Great question!  The "A-B-C" song helps children learn the names of the letters of the alphabet (especially if you have sometimes combined singing with pointing at the letters as you and your child sing each letter).  If you've done this, your child is on-the-way to learning (or has learned) the names of the letters and how the letters look.

However, in order for your child to learn to read (outloud or silently), your child also needs to learn the SOUNDS the letters make - something the "A-B-C" song doesn't do.

Take a moment to think about it.  When you see the word "CAT" or "cat," you can read the word because you are smoothly putting the SOUNDS together.  The three letters in "CAT" sound like "k ah t" when you say these sounds quickly.

Saying the NAMES of the letters "c" "a" "t"  (by pronouncing "see" "aye" "tee") isn't reading.  Saying the names of the letters "c" "a" "t" is SPELLING. Spelling is a useful skill, but it's not the same as reading.

To read a word, your child needs to know the SOUND that each letter makes.  And your child needs to put each of the sounds together - from left to right.

That's why it's really wonderful to help children learn how the letters A to Z look and the sounds they make. 

Q:  Should I teach my children the sound each letter makes?
Young children enjoy imitating sounds, especially when an attentive adult gives them smiles and encouraging words. 

Infants and toddlers imitate the sounds they hear adults making, especially the sounds adults make to them.  That's how young children - including your children - learn to speak their first words, more words. and then hundreds and hundreds of words.

Many young children also enjoy imitating the sounds animals make - like the cow says "Moo"  and the cat says "Meow."  And many children enjoy imitating the sound things make - like the sound of a fire engine.

Young children can also enjoy learning some of the sounds and then all of the sounds that letters make.  And this knowledge sure comes in handy - and is essential - when children later learn to read simple words and then more and more words.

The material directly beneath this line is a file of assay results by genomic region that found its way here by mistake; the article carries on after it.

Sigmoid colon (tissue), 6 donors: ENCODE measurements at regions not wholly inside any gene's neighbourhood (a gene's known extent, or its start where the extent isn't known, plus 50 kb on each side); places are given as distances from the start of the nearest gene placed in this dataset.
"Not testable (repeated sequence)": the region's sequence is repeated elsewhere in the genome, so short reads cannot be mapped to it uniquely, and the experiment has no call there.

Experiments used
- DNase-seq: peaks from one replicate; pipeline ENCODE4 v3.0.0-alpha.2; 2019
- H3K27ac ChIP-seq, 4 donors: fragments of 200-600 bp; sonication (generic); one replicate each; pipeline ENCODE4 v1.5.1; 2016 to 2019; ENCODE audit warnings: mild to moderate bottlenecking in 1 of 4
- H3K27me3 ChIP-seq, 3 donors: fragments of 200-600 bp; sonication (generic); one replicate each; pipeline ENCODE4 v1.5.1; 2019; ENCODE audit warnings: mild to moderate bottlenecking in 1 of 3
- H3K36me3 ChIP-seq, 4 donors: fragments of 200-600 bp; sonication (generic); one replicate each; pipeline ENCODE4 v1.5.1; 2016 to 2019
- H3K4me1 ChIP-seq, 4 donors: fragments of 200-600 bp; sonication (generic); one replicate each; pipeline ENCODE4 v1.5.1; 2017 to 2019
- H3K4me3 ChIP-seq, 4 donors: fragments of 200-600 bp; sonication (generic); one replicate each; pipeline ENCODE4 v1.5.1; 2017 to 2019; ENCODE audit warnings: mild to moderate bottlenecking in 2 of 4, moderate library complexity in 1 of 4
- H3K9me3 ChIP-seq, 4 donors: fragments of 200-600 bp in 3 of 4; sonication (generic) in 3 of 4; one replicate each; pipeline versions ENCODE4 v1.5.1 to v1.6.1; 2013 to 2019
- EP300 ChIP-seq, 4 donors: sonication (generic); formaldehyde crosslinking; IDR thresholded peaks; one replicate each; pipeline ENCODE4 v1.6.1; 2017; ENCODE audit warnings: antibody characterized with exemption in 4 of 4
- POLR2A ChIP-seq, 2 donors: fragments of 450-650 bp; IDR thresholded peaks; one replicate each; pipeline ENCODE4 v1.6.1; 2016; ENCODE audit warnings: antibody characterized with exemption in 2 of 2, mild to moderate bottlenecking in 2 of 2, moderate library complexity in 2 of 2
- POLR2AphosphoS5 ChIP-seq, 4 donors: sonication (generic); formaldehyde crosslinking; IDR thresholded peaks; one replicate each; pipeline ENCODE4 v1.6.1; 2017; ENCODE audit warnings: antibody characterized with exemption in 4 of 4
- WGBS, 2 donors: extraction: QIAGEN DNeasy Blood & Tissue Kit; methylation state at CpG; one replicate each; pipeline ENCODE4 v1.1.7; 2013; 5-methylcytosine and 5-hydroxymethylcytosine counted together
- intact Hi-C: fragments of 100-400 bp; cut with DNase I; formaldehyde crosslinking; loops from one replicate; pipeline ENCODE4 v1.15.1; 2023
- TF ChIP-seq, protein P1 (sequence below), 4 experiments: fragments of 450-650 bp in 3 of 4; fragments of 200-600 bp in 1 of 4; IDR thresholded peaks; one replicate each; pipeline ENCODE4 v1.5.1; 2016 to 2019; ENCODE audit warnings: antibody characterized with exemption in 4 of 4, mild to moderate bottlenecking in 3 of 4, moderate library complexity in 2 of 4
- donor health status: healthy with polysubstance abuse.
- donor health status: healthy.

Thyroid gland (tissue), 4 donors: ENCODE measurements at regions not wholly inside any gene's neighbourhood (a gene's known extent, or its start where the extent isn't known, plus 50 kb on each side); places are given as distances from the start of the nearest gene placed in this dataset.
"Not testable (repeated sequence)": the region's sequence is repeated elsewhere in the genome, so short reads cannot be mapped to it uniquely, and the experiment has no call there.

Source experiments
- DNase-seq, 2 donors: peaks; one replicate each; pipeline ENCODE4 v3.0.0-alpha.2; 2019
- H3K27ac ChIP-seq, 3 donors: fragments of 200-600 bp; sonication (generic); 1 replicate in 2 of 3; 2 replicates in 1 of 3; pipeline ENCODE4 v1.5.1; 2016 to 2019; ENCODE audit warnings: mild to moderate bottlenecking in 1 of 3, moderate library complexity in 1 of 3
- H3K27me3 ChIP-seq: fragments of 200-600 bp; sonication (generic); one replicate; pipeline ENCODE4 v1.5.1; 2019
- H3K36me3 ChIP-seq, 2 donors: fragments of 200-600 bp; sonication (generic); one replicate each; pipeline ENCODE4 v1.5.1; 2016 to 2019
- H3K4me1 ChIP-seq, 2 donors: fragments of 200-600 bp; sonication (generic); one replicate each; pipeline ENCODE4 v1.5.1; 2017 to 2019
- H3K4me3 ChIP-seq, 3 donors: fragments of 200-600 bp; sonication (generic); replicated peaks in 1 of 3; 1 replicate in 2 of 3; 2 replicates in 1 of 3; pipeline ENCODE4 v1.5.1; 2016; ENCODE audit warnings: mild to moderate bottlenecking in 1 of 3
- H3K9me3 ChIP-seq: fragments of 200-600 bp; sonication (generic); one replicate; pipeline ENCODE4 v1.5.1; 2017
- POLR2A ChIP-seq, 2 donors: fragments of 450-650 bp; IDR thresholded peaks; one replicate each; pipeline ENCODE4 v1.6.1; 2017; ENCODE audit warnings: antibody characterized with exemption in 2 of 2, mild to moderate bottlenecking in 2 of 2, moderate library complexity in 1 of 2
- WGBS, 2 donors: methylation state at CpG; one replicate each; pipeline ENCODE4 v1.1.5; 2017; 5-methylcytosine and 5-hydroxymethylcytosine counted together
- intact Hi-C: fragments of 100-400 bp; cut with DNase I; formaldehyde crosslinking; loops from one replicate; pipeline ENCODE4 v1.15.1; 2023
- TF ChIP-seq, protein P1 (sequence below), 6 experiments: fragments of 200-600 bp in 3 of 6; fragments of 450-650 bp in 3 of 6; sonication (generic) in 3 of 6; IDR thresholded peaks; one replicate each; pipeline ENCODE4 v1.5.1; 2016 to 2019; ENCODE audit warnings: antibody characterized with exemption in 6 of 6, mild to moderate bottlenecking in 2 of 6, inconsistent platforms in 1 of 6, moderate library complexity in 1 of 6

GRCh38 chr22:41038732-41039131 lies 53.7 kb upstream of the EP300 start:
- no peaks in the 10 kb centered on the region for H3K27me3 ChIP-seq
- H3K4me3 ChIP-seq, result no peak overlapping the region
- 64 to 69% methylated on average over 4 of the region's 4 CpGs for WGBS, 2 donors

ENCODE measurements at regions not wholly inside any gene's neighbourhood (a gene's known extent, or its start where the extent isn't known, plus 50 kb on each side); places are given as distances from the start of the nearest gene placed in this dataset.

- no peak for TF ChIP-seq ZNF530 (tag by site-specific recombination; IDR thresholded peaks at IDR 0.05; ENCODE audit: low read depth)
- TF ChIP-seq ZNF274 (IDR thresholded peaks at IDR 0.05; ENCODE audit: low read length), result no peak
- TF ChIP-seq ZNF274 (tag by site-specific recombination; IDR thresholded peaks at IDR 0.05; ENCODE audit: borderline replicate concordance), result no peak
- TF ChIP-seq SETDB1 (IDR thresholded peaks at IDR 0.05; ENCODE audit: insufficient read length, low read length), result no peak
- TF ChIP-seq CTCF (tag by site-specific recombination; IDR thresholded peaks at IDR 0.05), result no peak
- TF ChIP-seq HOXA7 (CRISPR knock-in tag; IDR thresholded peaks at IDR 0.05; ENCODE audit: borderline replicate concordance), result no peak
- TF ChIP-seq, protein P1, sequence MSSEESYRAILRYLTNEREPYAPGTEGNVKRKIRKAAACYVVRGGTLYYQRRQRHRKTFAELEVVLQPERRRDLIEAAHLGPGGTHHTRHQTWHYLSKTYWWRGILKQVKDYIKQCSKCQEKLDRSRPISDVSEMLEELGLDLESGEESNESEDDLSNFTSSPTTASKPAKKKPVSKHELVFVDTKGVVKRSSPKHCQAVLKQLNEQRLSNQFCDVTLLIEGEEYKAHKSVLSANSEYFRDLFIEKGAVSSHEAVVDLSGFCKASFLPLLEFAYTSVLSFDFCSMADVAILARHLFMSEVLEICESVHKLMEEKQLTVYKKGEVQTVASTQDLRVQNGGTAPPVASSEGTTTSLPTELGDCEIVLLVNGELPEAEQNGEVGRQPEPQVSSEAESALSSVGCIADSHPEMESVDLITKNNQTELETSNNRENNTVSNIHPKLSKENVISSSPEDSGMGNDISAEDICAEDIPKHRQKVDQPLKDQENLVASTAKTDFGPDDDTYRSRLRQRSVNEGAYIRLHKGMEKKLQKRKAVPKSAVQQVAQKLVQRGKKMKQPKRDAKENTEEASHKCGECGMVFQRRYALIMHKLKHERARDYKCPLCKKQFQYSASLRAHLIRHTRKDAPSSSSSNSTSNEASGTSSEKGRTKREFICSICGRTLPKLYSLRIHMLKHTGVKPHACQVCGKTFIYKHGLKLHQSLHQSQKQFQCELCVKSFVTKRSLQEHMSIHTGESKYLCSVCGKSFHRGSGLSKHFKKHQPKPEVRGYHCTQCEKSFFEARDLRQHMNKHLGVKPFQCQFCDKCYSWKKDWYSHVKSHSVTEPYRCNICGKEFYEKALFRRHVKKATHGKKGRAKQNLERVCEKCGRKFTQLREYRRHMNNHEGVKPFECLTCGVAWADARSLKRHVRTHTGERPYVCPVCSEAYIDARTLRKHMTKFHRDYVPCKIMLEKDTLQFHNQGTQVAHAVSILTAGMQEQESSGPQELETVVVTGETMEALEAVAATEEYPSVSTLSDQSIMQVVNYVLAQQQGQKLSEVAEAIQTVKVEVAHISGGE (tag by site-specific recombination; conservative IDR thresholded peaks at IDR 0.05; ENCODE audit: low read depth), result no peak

Q:  How can I teach my children the sound each letter makes?
  There are many ways to help children learn the sound (or sounds) associated with each letter. 

Here's one idea that uses the A to Z alphabet pages you wrote - the pages that you and your child used for singing the "A-B-C" song, pointing, and looking at upper case and lower case letters.  These are the pages that you used as your child successfully imitated you by pointing to letters and saying the names of the letters. Your child associates these alphabet pages with seeing your smiles, hearing your compliments, and feeling a sense of accomplishment. 

Now, pick a relaxed time to play another "game": showing your child the sound a letter makes. Here's how -

You point to a letter and make the sound.  Your child gets to imitate you. Then your child points to another letter, and you make the sound. 

Each time, you get to smile and compliment your child.  You can vary what you say - "You're learning the sound the letter makes!"  "I like how you say the sound . . . That's the sound the letter makes!"  "I like looking at letters and making the sounds - with you!"

You don't have to go in order from A to Z (unless your child wants you to).  You also don't have to do every letter.  Just point to any letter and say something like, "That's a 'J' and the sound it makes is 'ju'. . . You can say 'ju'"

You might want to start with the first letter of your child's name.  Let's say your child's name is Ben.  You could point to the letter "B" and say "That's a 'B' and the sound it makes is 'bu' like 'bu'Ben!"  You might want to show your child "M" for "MuMommy,"  "D" for "DuDaddy," and any other letters for brothers, sisters, best friends, pets, etc.  This will help your child hear the first sound that occurs in each name.

You can show your young child one or more letters and the sounds those letters make - and then move on to making lunch, reading a book, or going to the store.  In other words, helping your child learn the sounds the letters make doesn't require an hour or hours.  It's simply something you can do for a moment, a minute, or several minutes at a time - depending on your child's mood and interest. And over the course of your child's early years, your child will learn most of the sounds.

You're simply using your child's natural ability to imitate what you say.  It's simple.  Fun.  Free.  And effective.